Presentation Title

Physical Activity for Patients with Chronic Low Back Pain: What are Physical Therapists Prescribing? A Mixed-Methods Study

Project Collaborators

Mariana Wingood, DPT, PT, Sharon Henry, PT, PHD

Time

1:10 PM

Location

Mildred Livak Ballroom

Abstract

Background: The benefits of physical activity (PA) in the management of chronic low back pain (CLBP) are supported by systematic reviews and clinical practice guidelines. Physical therapists are in an ideal position to promote and prescribe PA to patients with CLBP. However, physical therapists’ practice of PA prescription to patients with CLBP are not well known.

Methods: This study employed a mixed methods design. In 2019, 18 practicing physical therapists from mixed regions in the U.S. were interviewed about their experiences prescribing PA to patients with CLBP. These interviews were transcribed, coded, and analyzed thematically. The electronic health records (EHR) of physical therapists from a single health system were also examined for documentation of PA prescription including frequency, intensity, type, and time (FITT) components. Data were abstracted from the EHR for 18 patients with CLBP (n=56 encounters).

Results: Five themes were identified in regards to physical activity prescription for patients with CLBP: 1) consideration of personal factors, 2) non-structured movement, 3) pain as a key player, 4) “Sellin’ it!”, and 5) physical activity prescriptions are conditional.  Based on the EHR analysis, 67% (12/18) of the charts had documented PA history at baseline, however, only 5% (3/56) of sessions had documentation of PA prescription, of which none had all four FITT components, while 32% (18/56) of sessions had documented general movement discussions.

Conclusion: Despite the universally acknowledged benefits of physical activity, the thematic analysis reveals a number of factors impact physical therapists’ specificity in prescribing PA to the CLBP population. The lack of FITT components and specificity of PA prescription observed in the documentation mirror this phenomenon. An emphasis on providing PA guidance based on therapist-perceived receptiveness of the patient is evident. Therefore, those who might benefit from physical activity prescriptions may not receive them.

Primary Faculty Mentor Name

Nancy Gell

Status

Graduate

Student College

College of Nursing and Health Sciences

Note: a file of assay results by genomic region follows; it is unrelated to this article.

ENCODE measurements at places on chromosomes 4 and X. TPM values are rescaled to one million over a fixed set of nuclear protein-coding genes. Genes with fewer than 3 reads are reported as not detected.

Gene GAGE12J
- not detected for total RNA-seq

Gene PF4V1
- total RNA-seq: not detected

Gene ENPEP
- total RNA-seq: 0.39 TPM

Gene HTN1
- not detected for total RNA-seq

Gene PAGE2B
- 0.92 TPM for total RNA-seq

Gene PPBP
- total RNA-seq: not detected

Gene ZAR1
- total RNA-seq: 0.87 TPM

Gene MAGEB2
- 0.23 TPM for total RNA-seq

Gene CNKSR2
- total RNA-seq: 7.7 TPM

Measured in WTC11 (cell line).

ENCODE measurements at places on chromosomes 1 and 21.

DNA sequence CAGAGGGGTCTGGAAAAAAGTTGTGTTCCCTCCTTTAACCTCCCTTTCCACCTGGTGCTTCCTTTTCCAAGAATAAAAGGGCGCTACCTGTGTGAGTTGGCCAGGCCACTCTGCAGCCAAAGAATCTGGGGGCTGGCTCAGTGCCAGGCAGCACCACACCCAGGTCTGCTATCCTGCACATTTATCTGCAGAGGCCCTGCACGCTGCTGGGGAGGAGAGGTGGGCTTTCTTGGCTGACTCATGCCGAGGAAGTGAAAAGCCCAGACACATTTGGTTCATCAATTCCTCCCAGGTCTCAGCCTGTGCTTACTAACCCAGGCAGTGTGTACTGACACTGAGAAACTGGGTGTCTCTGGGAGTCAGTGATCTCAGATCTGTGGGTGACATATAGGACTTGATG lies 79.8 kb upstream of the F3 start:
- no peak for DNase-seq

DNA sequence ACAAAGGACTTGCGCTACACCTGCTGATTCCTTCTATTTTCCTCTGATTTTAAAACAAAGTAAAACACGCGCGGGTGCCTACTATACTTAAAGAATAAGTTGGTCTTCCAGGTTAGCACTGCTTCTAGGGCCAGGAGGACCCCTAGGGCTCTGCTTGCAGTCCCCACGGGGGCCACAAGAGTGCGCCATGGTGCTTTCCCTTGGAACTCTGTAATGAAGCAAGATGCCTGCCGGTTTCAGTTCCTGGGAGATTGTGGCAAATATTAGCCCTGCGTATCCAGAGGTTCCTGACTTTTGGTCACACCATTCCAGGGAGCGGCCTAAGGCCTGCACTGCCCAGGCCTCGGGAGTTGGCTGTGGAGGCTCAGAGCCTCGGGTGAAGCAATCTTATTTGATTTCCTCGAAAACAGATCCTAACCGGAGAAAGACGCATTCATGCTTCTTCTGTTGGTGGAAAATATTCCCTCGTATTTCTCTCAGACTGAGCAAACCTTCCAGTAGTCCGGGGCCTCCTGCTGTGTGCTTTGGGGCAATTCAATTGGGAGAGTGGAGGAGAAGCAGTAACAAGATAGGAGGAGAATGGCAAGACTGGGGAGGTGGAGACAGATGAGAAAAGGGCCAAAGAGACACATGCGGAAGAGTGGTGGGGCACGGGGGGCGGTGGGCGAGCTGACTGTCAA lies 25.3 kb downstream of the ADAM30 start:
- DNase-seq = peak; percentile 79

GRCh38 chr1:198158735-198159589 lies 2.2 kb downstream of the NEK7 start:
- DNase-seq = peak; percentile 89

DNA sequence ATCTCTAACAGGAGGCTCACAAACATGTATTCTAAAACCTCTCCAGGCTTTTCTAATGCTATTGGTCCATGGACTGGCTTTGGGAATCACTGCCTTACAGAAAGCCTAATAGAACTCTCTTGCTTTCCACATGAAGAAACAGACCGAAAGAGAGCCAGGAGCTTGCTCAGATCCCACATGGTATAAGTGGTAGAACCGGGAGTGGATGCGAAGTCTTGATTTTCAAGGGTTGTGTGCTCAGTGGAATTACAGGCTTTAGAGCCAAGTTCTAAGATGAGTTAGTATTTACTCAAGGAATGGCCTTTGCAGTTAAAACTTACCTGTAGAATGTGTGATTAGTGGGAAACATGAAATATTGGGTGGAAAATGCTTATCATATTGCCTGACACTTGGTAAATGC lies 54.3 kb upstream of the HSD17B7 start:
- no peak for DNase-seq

Program/Major

Physical Therapy

Primary Research Category

Health Sciences

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Physical Activity for Patients with Chronic Low Back Pain: What are Physical Therapists Prescribing? A Mixed-Methods Study

Background: The benefits of physical activity (PA) in the management of chronic low back pain (CLBP) are supported by systematic reviews and clinical practice guidelines. Physical therapists are in an ideal position to promote and prescribe PA to patients with CLBP. However, physical therapists’ practice of PA prescription to patients with CLBP are not well known.

Methods: This study employed a mixed methods design. In 2019, 18 practicing physical therapists from mixed regions in the U.S. were interviewed about their experiences prescribing PA to patients with CLBP. These interviews were transcribed, coded, and analyzed thematically. The electronic health records (EHR) of physical therapists from a single health system were also examined for documentation of PA prescription including frequency, intensity, type, and time (FITT) components. Data were abstracted from the EHR for 18 patients with CLBP (n=56 encounters).

Results: Five themes were identified in regards to physical activity prescription for patients with CLBP: 1) consideration of personal factors, 2) non-structured movement, 3) pain as a key player, 4) “Sellin’ it!”, and 5) physical activity prescriptions are conditional.  Based on the EHR analysis, 67% (12/18) of the charts had documented PA history at baseline, however, only 5% (3/56) of sessions had documentation of PA prescription, of which none had all four FITT components, while 32% (18/56) of sessions had documented general movement discussions.

Conclusion: Despite the universally acknowledged benefits of physical activity, the thematic analysis reveals a number of factors impact physical therapists’ specificity in prescribing PA to the CLBP population. The lack of FITT components and specificity of PA prescription observed in the documentation mirror this phenomenon. An emphasis on providing PA guidance based on therapist-perceived receptiveness of the patient is evident. Therefore, those who might benefit from physical activity prescriptions may not receive them.